His barbershop on Long Street was a hospitable gathering place.  Customers would come not only for haircuts, but to discuss the news of the day.  Pierce was quite engaged in the life of the local community and of the nation.  His secular carvings show his love of baseball, boxing, comics and the movies.  They also reflect his interest in national politics and his appreciation for American heroes who fought for justice and liberty.  Through his carvings Pierce told his own life story and chronicled the African-American experience.  He also carved stories with universal themes.  He seldom distinguished the race of his figures - he thought of them as everyman. 

It wasn’t until the early 1970’s that Pierce became known outside the local community.  Boris Gruenwald, a sculptor and graduate student at Ohio State University, discovered Elijah Pierce’s work in a Columbus YMCA exhibition.  Gruenwald met with Pierce told him that he was going to make sure the world knew of his art.  The two would become dear friends and Gruenwald organized several important exhibitions.  Within a few years Pierce was known both nationally and internationally in the world of folk art.  Pierce was honored to participate in exhibitions at galleries such as the Krannert Art Museum, the Phyllis Kind Gallery of New York, the National Museum of American Art, and the Renwick Gallery.  In 1973, Pierce won first prize in the International Meeting of Naive Art in Zagreb, Yugoslavia.  In 1982, the National Endowment for the Arts awarded him a National Heritage Fellowship as one of 15 master traditional artists. 

In a 1979 article from New York Times Magazine, Bob Bishop of the Museum of American Folk Art in New York explained, “There are 500 woodcarvers working today in the United States who are technically as proficient as Pierce, but none can equal the power of Pierce’s personal vision.”  Tom Armstrong of the Whitney Museum in Pennsylvania added, “Pierce’s strength is based on his religion and his concept of the importance of the individual.  He reduces what he wants to say to the simplest forms and compositions.  They are decorative, direct, bold and amusing.  He uses glitter and all kinds of devices to make his message clear.  It gives his work an immediacy that’s very appealing.”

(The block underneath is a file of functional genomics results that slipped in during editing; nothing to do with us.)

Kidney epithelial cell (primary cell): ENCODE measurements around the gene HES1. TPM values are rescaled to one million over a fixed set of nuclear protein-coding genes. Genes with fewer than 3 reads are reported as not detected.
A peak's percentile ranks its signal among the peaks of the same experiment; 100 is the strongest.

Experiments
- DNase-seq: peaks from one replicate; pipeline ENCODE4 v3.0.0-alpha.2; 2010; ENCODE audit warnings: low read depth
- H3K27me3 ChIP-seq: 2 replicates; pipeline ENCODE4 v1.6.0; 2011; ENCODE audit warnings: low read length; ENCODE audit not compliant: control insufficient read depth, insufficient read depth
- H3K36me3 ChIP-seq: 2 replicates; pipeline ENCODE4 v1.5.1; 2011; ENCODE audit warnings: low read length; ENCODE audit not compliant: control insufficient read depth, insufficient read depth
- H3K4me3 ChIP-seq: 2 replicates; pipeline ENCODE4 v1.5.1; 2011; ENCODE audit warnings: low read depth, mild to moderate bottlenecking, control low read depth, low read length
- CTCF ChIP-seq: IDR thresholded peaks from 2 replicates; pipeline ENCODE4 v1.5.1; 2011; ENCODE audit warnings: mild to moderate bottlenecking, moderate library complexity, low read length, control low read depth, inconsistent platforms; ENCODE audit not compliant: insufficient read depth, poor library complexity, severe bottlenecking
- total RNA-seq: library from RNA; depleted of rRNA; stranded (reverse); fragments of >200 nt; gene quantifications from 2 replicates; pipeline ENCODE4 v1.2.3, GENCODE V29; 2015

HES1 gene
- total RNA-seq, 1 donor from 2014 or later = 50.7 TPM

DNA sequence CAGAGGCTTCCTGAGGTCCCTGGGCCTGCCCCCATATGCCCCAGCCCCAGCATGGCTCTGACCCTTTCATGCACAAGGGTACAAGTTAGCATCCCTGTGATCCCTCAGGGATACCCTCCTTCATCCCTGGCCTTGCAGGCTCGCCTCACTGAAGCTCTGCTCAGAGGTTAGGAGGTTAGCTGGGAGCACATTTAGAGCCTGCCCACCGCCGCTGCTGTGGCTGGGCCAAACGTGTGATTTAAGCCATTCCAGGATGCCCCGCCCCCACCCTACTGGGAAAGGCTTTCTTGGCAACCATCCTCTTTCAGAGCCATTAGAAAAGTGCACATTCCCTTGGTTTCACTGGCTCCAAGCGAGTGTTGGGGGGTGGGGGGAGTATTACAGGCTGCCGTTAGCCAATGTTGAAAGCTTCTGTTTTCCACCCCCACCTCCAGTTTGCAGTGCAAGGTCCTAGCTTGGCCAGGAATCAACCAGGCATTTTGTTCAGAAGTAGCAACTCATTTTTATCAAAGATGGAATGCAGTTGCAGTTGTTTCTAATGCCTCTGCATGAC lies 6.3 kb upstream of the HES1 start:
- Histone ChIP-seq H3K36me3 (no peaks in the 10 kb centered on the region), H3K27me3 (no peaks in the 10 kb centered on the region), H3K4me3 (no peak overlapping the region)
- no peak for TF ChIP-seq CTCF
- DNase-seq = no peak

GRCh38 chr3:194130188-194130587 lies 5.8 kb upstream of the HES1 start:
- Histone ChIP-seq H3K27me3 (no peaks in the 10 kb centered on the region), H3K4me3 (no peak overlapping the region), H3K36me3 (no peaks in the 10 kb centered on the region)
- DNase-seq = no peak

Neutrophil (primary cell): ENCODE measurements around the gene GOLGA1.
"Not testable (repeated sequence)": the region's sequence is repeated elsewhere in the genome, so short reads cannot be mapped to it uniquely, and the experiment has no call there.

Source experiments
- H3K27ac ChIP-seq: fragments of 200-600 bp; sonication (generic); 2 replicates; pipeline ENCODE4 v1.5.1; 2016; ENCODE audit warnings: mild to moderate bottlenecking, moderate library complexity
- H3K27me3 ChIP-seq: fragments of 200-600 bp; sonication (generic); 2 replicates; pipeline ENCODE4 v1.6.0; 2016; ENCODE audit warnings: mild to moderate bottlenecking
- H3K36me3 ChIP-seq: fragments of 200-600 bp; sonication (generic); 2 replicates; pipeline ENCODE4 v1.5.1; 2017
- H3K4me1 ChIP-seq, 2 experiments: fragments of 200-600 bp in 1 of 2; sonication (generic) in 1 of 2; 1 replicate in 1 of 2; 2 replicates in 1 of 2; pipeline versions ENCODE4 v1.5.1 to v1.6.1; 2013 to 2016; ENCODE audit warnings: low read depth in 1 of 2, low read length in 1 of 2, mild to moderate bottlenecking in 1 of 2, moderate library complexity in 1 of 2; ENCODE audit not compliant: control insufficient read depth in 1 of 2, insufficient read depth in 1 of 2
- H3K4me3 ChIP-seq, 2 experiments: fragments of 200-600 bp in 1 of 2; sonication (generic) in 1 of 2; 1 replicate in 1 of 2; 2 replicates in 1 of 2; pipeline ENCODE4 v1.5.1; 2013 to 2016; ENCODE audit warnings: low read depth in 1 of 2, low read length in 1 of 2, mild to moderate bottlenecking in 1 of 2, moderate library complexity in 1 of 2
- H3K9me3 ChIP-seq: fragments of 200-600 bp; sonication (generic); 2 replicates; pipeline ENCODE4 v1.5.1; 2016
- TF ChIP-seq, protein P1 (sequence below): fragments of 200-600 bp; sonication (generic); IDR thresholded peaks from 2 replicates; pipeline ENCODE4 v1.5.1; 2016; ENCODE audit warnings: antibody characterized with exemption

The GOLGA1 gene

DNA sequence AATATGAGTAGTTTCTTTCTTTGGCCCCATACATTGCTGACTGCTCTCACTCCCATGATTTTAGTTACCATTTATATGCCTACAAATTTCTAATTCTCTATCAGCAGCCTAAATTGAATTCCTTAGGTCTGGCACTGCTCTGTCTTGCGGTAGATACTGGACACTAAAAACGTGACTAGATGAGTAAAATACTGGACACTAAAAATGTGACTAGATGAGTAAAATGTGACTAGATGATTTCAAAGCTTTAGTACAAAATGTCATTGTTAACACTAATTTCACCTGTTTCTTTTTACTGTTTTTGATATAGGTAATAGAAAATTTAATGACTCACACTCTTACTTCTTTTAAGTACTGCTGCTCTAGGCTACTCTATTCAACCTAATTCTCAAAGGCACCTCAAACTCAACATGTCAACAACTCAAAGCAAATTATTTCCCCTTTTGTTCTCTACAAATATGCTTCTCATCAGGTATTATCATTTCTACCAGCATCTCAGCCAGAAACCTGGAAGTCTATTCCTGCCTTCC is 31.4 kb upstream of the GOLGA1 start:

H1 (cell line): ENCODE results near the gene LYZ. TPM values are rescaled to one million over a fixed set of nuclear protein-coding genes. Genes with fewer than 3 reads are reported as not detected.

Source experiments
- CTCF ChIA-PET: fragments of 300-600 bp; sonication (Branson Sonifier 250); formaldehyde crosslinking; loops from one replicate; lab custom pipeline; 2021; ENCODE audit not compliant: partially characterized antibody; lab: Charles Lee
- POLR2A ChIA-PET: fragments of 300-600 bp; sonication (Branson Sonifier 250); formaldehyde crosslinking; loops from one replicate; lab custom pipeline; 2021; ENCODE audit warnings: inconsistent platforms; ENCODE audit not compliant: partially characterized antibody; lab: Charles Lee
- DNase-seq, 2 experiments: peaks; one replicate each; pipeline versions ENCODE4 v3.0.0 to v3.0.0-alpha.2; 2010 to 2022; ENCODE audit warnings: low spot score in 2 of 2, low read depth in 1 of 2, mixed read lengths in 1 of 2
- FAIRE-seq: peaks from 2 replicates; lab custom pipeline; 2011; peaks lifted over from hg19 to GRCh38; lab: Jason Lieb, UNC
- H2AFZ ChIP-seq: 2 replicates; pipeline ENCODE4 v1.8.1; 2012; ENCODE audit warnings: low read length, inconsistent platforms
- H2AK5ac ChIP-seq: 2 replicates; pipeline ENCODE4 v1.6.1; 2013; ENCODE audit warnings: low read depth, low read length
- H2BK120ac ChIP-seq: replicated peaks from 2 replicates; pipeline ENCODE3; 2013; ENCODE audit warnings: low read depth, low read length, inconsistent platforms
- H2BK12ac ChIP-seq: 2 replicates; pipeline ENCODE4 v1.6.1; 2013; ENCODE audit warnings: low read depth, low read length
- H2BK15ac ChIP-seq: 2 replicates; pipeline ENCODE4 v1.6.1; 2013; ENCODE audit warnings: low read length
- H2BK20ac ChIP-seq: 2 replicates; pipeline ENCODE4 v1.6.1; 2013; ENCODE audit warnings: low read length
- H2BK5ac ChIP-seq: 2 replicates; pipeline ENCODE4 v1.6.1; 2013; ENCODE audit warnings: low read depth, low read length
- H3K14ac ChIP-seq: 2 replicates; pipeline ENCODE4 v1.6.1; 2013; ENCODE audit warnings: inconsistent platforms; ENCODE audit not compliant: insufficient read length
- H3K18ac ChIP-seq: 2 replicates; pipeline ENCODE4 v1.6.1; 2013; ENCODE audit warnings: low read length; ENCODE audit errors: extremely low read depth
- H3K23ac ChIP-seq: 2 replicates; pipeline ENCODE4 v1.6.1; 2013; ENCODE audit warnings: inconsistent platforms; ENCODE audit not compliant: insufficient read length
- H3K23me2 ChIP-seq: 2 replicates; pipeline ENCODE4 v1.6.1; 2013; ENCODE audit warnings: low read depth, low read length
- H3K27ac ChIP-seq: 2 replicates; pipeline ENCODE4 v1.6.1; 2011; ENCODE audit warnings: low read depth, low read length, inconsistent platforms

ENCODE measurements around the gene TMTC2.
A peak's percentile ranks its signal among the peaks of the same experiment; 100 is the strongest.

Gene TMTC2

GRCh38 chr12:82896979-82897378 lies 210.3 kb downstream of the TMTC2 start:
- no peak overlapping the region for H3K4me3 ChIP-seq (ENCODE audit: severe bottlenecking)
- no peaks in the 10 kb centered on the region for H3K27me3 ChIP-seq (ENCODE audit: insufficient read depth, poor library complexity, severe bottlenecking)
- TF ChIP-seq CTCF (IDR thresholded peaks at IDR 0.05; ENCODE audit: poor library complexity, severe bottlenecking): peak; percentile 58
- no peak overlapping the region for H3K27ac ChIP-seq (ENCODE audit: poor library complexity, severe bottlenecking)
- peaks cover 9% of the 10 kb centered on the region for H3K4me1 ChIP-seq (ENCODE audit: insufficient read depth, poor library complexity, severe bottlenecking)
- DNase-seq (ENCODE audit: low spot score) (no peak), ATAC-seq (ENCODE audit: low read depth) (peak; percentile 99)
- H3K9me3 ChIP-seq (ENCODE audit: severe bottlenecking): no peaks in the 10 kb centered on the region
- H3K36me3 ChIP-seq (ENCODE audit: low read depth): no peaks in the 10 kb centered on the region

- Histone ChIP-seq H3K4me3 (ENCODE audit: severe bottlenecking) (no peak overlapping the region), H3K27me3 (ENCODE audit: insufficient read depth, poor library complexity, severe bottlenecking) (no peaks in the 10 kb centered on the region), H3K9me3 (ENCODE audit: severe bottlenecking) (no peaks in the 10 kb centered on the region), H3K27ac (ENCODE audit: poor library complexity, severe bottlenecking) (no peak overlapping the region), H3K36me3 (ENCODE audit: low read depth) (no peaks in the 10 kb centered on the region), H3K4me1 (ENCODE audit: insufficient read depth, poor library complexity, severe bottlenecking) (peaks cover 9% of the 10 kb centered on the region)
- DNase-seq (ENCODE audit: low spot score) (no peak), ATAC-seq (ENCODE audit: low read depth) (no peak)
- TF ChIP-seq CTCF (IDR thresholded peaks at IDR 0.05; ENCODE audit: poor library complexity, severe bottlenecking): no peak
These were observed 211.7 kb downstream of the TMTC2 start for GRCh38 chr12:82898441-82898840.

Elijah Pierce died May 7, 1984.  Although much was written about the impact he made with his art, the people who knew him all said that what they will remember most is the kind, gentle, and humorous man who was a friend, a spiritual advisor, and a mentor to so many.

After his death, the Martin Luther King, Jr. Performing and Cultural Arts Complex recognized his work by naming the Elijah Pierce Gallery in his honor.  The Columbus Museum of Art now owns the vast majority of Pierce’s carvings - over 300 pieces.


The information for this brief biography on Elijah Pierce was gathered from the articles and books listed on this web site.  Through these resources, the reader can get a look at the personality and vision of Elijah Pierce, an understanding of his art, and an appreciation for the respect and love that marked his relationship with the community in Columbus. 

To fully appreciate the art of Elijah Pierce, take time to visit an exhibit of his carvings.

Information gathered and written by Kim Leggett.

Starr Review: Elijah Pierce, Sanctuary in the 1960s

Ann Starr writes the Blog "Star Review" which can be found at
The linked article below "Elijah Pierce, Sanctuary in the 1960s" was posted 1 Feb. 2012.

CATCO's Gathered Material on Elijah Pierce gathered biographical information on Elijah Pierce including a bibliography.

Pinterest Page on Elijah Pierce

On Pinterest, view this page on Elijah Pierce.

Museum Exhibits and Memorabilia on Elijah Pierce

The Smithsonian American Art Museum (SAAM), Renwick Gallery has four Elijah Pierce works. Zoom in to view close-up!

A release from the Museum of Modern Art on Elijah Pierce when his work was exhibited in the Member's Penthouse of MOMA, possibly in 1971 or 72.

Southern Ohio Museum's 2016 exhibit "Elijah Pierce's Woodcarvings: Salvation and Community" - January 29 through March 26, 2016.